The Strangest Golf Courses You Can Play

By Ryan Watson

Every golfer craves a little variety. It’s why so many stick their clubs in whenever they are traveling, just hoping for the chance to play a round at a new course. As much as we all love our home courses, the desire for a new challenge and a refreshing change of scenery is alive in all of us. For those who crave a truly one of a kind experience, the following is GolfLink’s likst of courses that provide the most unusual, unique and just plain weird rounds of golf.

Nullarbor Links

Eyre Highway, Australia

We start our journey with the longest golf course in the world, Southwestern Australia’s Nullarbor Links. The course measures 848 miles and is situated along the remote Eyre Highway that connects many smaller mining towns dotting the dry and dusty outback. The average time to finish a round of golf here is 4 days and requires lots of driving between holes. Some holes are outside the roadhouses that service the area, meaning refreshments are at least close at hand.

Fossil Trace Golf Course

Golden, CO

Fossil Trace Golf Course preserves the heritage of the region in ways few other golf courses can. Nestled into the Rocky Mountain foothills outside Golden, CO, the course provides a stern test to any golfer. The course is on a former clay mine, and many old and rusted pieces of mining equipment are scattered throughout the course and the rough. However, the main attraction is the fossils that dot the course, all of which come from the region. The most famous are the Triceratops footprints that can be seen from the 12th green. Truly a one-of-a-kind experience.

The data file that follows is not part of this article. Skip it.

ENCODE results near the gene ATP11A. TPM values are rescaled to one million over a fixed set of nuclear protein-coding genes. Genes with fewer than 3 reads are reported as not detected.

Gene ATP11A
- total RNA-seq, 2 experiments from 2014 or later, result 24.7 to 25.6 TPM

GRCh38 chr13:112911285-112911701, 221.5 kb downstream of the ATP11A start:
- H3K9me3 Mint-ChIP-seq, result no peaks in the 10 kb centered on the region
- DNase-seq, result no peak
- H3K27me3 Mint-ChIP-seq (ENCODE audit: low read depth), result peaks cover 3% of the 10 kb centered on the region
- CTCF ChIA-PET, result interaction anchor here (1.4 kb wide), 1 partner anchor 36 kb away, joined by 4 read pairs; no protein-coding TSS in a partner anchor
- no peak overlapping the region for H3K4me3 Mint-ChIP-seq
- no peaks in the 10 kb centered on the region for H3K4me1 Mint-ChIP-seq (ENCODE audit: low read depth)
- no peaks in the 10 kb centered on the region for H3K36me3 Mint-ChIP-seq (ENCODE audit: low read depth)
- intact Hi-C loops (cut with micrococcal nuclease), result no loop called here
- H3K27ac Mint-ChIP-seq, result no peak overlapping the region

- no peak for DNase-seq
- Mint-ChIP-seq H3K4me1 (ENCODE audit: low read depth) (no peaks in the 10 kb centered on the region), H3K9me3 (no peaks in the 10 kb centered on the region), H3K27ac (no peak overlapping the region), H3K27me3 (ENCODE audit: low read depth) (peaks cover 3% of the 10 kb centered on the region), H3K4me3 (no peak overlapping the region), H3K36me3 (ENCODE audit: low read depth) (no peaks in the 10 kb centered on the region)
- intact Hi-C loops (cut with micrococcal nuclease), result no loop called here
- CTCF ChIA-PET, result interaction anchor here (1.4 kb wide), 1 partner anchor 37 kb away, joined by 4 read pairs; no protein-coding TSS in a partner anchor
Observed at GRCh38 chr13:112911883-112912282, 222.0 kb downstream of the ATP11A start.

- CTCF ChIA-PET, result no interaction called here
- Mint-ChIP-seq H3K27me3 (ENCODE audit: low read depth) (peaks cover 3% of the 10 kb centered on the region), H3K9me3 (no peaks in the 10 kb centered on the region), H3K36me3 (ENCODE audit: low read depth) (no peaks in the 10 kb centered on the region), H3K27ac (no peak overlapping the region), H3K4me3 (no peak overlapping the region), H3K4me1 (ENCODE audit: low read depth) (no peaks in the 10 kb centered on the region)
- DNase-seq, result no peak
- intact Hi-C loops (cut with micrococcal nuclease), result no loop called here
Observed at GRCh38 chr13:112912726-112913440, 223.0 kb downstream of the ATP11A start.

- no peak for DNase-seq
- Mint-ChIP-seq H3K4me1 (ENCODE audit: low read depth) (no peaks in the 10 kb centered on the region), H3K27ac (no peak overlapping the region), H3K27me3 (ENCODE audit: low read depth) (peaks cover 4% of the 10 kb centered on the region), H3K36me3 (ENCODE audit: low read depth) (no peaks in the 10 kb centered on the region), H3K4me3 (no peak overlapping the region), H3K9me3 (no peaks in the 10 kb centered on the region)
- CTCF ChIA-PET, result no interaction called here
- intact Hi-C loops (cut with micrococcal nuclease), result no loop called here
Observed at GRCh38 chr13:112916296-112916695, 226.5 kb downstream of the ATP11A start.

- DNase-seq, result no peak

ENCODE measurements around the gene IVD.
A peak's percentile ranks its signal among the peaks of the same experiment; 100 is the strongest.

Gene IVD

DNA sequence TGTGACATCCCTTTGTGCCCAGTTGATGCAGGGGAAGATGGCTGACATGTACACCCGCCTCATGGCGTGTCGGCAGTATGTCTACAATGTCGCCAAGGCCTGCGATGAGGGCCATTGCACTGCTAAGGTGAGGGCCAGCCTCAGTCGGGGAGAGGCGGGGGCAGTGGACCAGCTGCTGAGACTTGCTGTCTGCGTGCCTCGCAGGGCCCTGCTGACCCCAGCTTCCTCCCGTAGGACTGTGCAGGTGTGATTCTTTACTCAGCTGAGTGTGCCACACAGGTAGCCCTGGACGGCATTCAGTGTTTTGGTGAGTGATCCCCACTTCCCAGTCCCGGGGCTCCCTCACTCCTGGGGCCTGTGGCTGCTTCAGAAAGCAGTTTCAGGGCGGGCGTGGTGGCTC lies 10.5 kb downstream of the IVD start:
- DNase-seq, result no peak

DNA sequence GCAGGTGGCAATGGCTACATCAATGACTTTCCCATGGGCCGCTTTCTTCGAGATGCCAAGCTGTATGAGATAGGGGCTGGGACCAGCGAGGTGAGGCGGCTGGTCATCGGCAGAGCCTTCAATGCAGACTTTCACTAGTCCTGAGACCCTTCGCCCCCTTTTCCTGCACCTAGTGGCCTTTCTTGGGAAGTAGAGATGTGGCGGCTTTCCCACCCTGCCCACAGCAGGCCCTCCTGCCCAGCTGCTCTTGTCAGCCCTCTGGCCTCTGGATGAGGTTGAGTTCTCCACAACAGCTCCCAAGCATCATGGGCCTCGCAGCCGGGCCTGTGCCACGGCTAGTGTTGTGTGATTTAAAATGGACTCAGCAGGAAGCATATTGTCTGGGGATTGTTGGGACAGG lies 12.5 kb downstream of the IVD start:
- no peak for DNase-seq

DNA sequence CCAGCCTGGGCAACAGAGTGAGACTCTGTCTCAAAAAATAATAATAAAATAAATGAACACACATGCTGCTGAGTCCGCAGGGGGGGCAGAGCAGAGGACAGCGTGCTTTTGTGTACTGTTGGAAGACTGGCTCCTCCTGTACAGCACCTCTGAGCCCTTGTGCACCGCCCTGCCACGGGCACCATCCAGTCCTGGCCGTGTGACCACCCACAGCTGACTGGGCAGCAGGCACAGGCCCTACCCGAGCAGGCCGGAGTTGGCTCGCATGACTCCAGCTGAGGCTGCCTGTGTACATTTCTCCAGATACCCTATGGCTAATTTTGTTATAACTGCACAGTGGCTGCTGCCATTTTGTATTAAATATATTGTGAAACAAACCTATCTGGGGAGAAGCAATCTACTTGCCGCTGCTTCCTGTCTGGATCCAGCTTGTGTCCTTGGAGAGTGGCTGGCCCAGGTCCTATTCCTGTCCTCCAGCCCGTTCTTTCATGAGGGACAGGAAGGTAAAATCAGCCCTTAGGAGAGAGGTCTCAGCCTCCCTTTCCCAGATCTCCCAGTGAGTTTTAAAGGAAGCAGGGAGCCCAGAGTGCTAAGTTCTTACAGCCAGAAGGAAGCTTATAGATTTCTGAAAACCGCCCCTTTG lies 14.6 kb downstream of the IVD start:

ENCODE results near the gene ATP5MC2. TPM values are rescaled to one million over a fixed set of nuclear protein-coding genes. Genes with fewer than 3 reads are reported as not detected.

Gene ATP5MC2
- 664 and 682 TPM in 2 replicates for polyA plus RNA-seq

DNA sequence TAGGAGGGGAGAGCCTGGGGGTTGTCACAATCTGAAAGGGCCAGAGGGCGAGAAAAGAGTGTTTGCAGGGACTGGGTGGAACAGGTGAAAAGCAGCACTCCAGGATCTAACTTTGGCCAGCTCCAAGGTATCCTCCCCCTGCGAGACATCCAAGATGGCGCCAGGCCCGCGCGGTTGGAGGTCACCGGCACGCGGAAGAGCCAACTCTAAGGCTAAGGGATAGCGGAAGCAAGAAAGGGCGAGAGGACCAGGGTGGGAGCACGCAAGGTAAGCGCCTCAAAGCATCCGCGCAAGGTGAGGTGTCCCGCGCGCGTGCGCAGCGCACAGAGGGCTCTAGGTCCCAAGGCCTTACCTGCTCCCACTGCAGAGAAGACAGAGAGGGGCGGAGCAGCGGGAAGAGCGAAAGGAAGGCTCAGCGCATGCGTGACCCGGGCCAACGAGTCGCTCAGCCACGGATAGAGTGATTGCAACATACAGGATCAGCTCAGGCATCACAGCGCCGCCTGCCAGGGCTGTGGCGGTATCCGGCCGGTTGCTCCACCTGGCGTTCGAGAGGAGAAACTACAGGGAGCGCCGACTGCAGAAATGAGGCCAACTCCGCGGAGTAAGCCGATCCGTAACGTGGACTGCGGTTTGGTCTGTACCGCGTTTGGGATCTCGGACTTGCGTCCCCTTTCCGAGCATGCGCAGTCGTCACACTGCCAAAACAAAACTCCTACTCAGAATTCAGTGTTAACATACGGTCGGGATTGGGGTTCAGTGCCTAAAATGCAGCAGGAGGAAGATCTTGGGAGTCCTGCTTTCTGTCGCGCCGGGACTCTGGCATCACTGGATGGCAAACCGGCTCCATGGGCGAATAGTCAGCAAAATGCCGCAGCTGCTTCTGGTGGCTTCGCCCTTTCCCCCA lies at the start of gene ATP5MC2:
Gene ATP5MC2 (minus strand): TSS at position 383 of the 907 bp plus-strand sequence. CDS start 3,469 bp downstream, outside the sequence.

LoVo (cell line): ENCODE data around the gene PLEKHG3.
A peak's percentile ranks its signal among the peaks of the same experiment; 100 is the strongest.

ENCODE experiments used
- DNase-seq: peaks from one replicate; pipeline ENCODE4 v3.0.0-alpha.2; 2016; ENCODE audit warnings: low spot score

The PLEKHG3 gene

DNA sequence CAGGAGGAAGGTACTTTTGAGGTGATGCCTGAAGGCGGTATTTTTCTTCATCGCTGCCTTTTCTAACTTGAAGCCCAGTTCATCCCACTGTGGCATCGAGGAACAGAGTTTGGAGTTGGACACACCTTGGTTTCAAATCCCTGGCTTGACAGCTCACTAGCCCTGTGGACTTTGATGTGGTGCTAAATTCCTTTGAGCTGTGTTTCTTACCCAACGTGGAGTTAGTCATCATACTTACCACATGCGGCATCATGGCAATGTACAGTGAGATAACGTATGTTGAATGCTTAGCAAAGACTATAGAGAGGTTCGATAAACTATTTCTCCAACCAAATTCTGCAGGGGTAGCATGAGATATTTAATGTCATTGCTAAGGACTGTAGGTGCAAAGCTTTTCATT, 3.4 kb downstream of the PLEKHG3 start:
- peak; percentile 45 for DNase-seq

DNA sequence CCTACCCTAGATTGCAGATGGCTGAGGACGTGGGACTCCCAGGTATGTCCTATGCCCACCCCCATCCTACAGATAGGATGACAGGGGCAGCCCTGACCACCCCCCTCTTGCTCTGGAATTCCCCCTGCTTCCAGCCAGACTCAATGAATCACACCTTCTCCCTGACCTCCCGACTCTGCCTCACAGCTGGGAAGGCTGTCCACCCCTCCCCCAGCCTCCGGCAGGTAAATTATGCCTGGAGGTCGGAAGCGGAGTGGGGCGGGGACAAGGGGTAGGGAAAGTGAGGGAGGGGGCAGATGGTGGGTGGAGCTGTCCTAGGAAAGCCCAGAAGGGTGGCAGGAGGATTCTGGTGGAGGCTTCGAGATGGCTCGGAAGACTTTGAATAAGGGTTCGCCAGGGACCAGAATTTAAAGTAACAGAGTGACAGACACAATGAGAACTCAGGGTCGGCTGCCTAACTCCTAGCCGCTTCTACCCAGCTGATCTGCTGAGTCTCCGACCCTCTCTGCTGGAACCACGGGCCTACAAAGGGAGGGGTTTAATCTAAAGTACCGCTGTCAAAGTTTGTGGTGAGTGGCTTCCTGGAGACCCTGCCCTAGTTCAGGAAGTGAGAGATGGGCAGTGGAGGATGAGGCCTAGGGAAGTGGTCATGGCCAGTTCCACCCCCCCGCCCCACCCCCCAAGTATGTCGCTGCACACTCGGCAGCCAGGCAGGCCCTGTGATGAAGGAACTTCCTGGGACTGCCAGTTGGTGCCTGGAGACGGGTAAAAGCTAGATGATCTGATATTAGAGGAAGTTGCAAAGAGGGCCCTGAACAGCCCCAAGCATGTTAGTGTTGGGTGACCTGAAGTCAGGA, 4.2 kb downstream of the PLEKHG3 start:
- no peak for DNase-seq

Brickyard Crossing Golf Course

Indianapolis, IN

Pete Dye is one of the foremost golf architects of the modern era, and you might be surprised to see such a legend of the game end up with his name on one of the most unusual courses in golf. But with Brickyard Crossing, Dye has done just that. This course is located partially inside the Indianapolis Motor Speedway, home of the world famous Indy 500. That’s right, you get to visit one of racing’s most hallowed grounds all while playing a Dye masterpiece.

Government Golf Course

Gulmarg, India

A historic course built over 100 years ago in 1904, the Government Golf Course in Gulmarg, India holds the title of the highest course in the world. The course stands at 8,500 feet above sea level in India's beautiful Kashmir Valley. The thinner air means your drives go farther, so this course is a great chance to feel like the pros as you’re bombing it off the tee box. The dazzling views of the surrounding Himalayas also make this one of the world’s most beautiful courses.

Furnace Creek Golf Course

Death Valley, CA

From the world’s highest course we now head to the world’s lowest course. Located in California’s Death Valley, Furnace Creek Golf Course lies a full 214 feet below sea level. The course is open year round, despite being located in the hottest place on earth. The course is surprisingly playable, though at such a low altitude some guests have recorded needing to play a higher club to compensate. Be sure and enjoy the wide desert views at the clubhouse after sweating through your round.

Ile Aux Cerfs Golf Club

Ile aux Cerfs, Mauritius

There are a few courses with island greens, but Ile aux Cerfs Golf Club takes it a step further by giving you an entire island course. The course was designed by 2-time Masters winner Bernhard Langer and is a challenging layout on its own private island. Unsurprisingly, water comes into play often as both the sea itself and 9 separate lakes provide challenging obstacles. For example, 3 separate holes feature a tee shot over inlets to the fairway. A beautiful course that is surely unlike any other in the world.

Uummannaq Golf Course

Uummannaq, Greenland

Home of the World Snow Golf Championship, the Uummannaq Golf Course in the small town of Uummannaq, Greenland provides one of the world’s weirdest rounds of golf. It is the northernmost golf course in the world, and the only one located in the Arctic Circle. The course snakes across fjords and icebergs and features greens, or more properly whites, of smoothed ice. Just be sure to leave the graphite shafts at home, the temperatures here are so cold that they will break after only a shot or two.

About the Author

Ryan Watson is a freelance sportswriter and history professor. He has been an avid fan of golf since his father signed him up for golf camp as a young child. Ryan enjoys following the professional game and learning about new equipment and gadgets.